Tuesday, November 17, 2009

Shooting HD on a DSLR Camera

We are always after what is new and what is better in this world of digital technology and video. Not wanting to be left behind, filmmakers are eager and curious to try out the new wave in digital video: DSLR Cameras (Digital Single Lens) with HD capabilities.

Can these beauties really offer a viable alternative to more expensive digital video cameras? Maybe so…

The two most notable models of DSLR cameras out there are the Canon D5 Mark II and the Nikon D90, capable of shooting at 1080p and 720p respectively. Other models out there include Canon EOS 7D, the Nikon D300S and the Panasonic GH1 and DMC-GF1.

The Canon D5 Mark II is one of the most reputable models out there. Canon’s first camera to shoot HD video, it still remains a solid choice, user-friendly and with awesome sensors. One downside particular to this camera: It shoots video only in 30fps, there is no 24fps option.
To fix the problem, Canon one-ups itself an comes up with the D7, which is 24fps friendly, though in order to do that they reduce the size of the sensors.

The Nikon D90 seems to be the most user friendly. The intuitive interface is very similar to the D80 and therefore familiar to photo buffs. The Nikon sensors are smaller than either of the two Canons.

Similarly, the Nikon D300S is a converted version of one of their still cameras with added video capabilities.

Panasonic also had a couple of useful options. The DMC-GF1 has the same sensor limits as the two Nikons, but it is smaller than any of the previously noted models.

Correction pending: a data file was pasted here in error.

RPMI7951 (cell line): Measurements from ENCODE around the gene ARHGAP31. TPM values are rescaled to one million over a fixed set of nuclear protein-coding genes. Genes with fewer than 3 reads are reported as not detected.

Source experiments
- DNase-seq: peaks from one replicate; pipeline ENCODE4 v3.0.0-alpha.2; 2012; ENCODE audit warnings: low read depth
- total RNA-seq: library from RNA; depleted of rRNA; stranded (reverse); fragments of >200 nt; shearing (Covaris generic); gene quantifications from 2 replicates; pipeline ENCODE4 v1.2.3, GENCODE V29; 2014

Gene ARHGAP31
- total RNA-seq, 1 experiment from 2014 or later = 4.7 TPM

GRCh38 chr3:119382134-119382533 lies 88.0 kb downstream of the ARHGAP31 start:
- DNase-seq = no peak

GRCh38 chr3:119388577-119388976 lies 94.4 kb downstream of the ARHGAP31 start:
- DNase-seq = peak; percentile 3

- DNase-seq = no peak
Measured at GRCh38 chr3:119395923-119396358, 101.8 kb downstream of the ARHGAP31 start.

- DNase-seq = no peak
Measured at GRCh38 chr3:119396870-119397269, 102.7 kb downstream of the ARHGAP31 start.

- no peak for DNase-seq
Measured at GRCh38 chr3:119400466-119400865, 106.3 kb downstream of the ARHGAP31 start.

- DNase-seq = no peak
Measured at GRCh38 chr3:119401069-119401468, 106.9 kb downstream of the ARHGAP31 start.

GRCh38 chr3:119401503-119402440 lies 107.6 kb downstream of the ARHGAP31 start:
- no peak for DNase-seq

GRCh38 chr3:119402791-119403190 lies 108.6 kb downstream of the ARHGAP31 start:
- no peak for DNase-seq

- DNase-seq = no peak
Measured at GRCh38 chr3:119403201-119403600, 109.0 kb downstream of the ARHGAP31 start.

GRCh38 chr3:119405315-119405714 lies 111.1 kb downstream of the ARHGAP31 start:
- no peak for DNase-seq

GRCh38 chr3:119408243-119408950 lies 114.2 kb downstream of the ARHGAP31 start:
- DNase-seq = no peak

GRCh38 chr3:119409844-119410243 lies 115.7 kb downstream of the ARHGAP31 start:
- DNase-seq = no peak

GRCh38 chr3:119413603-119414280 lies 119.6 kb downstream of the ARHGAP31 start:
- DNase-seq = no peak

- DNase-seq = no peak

Though Canon and Nikon get most of the hype for HD, Panasonic’s GH1 offers full 1080ip at 24fps with the relatively smaller 4/3 lenses.

They keep getting better.
Coming out by the end of this year is Canon’s 1D Mark 1V. Here is a video where you can see all of its sweet qualities that have us drooling.

There are a few downfalls common to all of these nifty new DSLR's.
All these cameras are notorious for horrible sound capabilities. However, here is a list of popular devices used to record audio separately.

And, while the $2000 and under price tag is alluring, the price goes up if you start tagging on accessories. As an example, here is a video made by Chris Weeks, an LA photographer, breaking down all of his gear for his own HD DSLR.

For some more specs, sample footage of each of these cameras and some links check out http://www.dslr-cinematography.com/

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